“In their zeal for producing godly offspring, many well-meaning parents insert themselves in their adult children’s lives in ways that are deeply inappropriate and hinder them from growth and maturity. Addressing the effects of this does not mean they are inherently bad parents or that we aren’t loving or loved. Self-control is a fruit of the Spirit. Healing from over-control and surrendering to the transformation of the Holy Spirit in our lives is crucial to our growth —because it is when we walk in the Spirit that we will not fulfill the lusts of the flesh. Our parents (or pastors, husband, and friends for that matter) cannot walk in the Spirit for us.” —The Over-Controlled Adult Child
In this perverse world, it's important for kids to understand their personal boundaries. "It's not okay for someone else to touch you there," a parent might say. Teaching a child how to keep her body safe involves understanding what is off-limits to others. "This part belongs to just you," she learns. "It's private and no one else is allowed to look at you there. If someone asks or tries to touch you, you scream as loud as you can and run away."
Owning and protecting those private places are essential to being human. Violations are horrific, often causing lifelong pain, injury, and trauma to the body and the heart—as well as legal repercussions for offenders. But we have other areas that need owning and protecting, too. Other parts of us just as private and personal and off-limits to anyone else. We can choose, at appropriate times and for legitimate reasons, to allow ourselves to be influenced or touched by safe people, but self-control is important enough to God to be included in Scripture along with love, faith, and other qualities of the Fruit of the Spirit. Therefore it should be important to us.
As young children, we learn healthy responsibility for ourselves from parents if they model for us appropriate self-control. Over-control, or when those in our lives take over the areas God gives us as our responsibility (or when we do this to others) is serious, especially as we grow into adulthood. Norm Wakefield illustrates from a spiritual perspective why this is dangerous:
Until Marty has a relationship with Jesus, his parents must teach, train, and demand honor and obedience (Eph. 6:1-4). However, once the Holy Spirit indwells him, Marty should be taught to walk by the Spirit in relationship with the heavenly Father. As Jesus told his disciples, "Do not call anyone on earth your father; for One is your Father, He who is in heaven" (Matt. 23:9). As a son starts to walk by the Spirit, an earthly father should encourage his son's decision-making and guidance to come from a personal relationship with the heavenly Father, not himself. To the degree that the father makes the decisions and dictates the lifestyle of his believing son, to that degree he hinders his son's spiritual life. A father's role should decrease just as John the Baptist's role decreased when Jesus appeared (John 3:30). —The Curse of the Standard Bearers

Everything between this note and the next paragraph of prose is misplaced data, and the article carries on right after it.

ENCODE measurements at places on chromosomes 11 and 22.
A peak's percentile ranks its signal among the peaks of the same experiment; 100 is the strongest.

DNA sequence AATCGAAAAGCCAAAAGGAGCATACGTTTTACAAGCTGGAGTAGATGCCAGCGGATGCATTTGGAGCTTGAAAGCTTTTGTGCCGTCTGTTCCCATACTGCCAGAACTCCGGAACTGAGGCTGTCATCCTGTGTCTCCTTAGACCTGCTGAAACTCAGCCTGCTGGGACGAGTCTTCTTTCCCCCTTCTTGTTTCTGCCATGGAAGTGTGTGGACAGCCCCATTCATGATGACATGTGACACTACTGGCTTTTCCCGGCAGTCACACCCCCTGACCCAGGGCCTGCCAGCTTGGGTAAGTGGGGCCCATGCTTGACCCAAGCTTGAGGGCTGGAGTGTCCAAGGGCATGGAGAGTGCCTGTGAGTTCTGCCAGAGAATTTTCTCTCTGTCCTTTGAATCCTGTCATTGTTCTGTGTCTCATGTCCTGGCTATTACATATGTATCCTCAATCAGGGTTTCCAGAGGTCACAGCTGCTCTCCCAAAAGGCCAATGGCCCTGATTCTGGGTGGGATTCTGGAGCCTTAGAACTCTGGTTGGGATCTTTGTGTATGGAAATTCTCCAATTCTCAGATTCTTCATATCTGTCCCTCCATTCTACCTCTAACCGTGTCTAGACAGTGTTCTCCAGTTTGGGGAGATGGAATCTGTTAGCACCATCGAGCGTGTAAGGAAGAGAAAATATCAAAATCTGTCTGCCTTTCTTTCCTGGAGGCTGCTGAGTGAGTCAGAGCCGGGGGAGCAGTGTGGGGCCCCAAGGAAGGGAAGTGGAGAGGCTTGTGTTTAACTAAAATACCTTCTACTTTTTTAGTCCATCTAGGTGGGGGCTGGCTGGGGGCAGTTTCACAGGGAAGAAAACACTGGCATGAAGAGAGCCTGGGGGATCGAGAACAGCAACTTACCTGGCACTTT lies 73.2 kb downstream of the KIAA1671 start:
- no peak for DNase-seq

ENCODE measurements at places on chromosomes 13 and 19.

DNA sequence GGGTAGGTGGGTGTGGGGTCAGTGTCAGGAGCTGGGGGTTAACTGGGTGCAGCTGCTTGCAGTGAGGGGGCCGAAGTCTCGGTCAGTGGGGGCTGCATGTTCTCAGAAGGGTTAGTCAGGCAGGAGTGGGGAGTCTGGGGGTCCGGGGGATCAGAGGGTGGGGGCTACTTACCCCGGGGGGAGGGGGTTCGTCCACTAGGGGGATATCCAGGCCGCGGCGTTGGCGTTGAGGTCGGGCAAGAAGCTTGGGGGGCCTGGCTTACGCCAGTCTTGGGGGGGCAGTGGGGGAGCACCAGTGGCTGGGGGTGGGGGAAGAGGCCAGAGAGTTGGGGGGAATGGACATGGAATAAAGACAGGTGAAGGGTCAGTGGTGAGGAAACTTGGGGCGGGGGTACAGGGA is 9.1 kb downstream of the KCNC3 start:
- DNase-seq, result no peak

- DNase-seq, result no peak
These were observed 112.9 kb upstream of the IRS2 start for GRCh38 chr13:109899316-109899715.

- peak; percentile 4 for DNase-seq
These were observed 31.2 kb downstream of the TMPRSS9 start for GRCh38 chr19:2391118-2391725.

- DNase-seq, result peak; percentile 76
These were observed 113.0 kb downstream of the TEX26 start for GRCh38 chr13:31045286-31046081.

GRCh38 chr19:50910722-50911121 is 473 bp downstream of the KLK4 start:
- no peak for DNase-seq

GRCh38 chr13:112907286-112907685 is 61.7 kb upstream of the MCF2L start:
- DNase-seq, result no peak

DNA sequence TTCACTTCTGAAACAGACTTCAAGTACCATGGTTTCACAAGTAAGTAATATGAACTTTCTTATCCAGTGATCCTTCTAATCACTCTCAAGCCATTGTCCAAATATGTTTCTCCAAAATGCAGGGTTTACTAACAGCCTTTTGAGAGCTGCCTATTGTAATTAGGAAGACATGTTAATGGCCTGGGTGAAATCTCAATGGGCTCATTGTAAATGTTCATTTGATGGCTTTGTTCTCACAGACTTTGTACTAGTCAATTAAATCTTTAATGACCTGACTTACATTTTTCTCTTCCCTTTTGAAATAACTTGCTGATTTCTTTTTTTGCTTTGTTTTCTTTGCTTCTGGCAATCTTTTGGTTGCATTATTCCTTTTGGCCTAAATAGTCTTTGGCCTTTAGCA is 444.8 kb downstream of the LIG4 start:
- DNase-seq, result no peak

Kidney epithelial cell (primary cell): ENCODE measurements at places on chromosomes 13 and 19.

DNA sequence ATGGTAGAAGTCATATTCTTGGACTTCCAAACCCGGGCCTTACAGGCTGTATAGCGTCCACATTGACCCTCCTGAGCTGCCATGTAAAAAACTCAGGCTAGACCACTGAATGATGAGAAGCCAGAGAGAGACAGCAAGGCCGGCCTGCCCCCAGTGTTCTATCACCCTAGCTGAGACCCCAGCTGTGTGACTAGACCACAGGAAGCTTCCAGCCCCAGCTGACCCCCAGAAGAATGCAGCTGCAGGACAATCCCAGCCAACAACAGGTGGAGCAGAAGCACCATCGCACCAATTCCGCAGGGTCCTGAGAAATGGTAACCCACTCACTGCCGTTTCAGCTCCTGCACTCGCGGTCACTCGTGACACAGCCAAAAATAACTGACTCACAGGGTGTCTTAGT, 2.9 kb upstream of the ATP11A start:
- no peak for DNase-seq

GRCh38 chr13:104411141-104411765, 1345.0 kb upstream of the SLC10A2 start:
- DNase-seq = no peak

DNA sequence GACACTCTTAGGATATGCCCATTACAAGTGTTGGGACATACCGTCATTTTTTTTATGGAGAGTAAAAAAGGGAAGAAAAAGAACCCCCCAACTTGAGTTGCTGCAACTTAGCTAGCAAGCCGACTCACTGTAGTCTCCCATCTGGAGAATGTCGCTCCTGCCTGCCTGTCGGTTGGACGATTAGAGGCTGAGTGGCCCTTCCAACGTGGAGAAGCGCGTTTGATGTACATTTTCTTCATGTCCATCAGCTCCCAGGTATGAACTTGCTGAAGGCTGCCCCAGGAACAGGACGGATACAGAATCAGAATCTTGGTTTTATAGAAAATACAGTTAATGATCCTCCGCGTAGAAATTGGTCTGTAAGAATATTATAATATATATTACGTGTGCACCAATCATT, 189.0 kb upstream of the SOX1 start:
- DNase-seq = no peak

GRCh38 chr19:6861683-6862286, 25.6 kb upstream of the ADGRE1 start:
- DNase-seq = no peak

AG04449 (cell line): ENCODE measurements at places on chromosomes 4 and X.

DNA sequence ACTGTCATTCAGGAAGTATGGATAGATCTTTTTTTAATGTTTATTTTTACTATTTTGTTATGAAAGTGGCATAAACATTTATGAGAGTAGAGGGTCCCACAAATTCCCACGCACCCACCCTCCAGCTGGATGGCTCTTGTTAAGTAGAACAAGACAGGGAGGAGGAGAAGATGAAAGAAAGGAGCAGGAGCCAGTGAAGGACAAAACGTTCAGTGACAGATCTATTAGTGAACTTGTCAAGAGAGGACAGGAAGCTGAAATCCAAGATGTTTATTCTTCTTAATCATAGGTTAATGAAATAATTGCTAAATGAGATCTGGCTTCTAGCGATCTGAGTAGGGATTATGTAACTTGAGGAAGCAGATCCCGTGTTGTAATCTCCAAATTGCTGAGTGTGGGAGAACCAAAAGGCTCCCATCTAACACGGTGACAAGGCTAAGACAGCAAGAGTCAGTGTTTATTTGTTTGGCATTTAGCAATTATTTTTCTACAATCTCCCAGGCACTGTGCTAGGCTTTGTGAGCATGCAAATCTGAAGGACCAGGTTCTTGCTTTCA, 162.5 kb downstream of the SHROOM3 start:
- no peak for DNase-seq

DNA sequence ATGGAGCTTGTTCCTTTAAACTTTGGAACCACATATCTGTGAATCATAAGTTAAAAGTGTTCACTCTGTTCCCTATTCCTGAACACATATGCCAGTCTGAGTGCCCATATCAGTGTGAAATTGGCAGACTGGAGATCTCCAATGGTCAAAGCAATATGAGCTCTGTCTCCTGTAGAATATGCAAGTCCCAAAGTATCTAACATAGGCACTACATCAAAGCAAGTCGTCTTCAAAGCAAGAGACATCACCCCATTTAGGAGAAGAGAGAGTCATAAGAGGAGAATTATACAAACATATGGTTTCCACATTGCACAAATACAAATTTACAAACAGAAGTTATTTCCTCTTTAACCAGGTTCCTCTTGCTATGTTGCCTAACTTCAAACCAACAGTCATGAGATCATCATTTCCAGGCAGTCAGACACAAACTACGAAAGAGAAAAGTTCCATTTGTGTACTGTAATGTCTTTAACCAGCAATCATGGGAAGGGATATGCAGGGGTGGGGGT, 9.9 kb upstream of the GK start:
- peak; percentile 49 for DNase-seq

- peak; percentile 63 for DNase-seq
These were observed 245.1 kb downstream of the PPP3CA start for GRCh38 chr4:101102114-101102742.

As His creation, we belong to God and yet He gives us stewardship over our own hearts, our bodies, our souls and our minds. These things belong to us. We alone answer for them on Judgment Day. What we answer for, especially where our soul and matters of eternity are concerned, is in our jurisdiction and should not be taken away from us. It's critical to be self-controlled, and when others seek inappropriate degrees of control they hinder the work of the Spirit in our life.
It's no wonder that Jesus calls us to love God with all we've got, with every fiber of our being. “And you shall love the LORD your God with all your heart, with all your soul, with all your mind, and with all your strength...” When the ability to do these things of our own volition is taken from us, we must make right this aspect of our lives in order to be whole.
The answer to over-control is found in Romans 12.
I beseech you therefore, brethren, by the mercies of God, that you present your bodies a living sacrifice, holy, acceptable to God, which is your reasonable service. (v.1)
"You" present yourself. Your parents, pastor, husband, and friends cannot appropriately present your body as a living sacrifice. How this looks will be different for everyone, which makes it crucial to hear God's voice and will for your life.
And do not be conformed to this world, but be transformed by the renewing of your mind, that you may prove what is that good and acceptable and perfect will of God. (v. 2)
Being conformed means to be squeezed from the outside—which is undue influence or control, whether we allow it, or whether it is projected onto us. Transformation, however, comes from within and is a direct result of walking in the Spirit. Let's look again at verse 2, paraphrased according to the understood verbiage of our language:
And [you] do not be conformed to this world, but [you] be transformed by the renewing of your mind, that you may prove what is that good and acceptable and perfect will of God.
When we are filled with the Spirit and walk in Him, He is the One who renews our minds for the purpose of living in obedience and proving the perfect will of God. Yet when we are hindered by others who insist that we follow their will, or their ideas of what is good and acceptable and perfect, we won't be able to prove God's.
We cannot serve two masters.
The pivotal point in that verse is the renewing of your mind. Only you with the Holy Spirit can renew your mind. God doesn't force Himself on us. Yet mind-control is overwhelmingly present within authoritarian families. Healing from mind-control is essential for us to be free, for where the Spirit of the Lord is there is liberty.
Next week we will begin looking at ways mind control manifests within high-demand groups and compare it with the authoritarian family.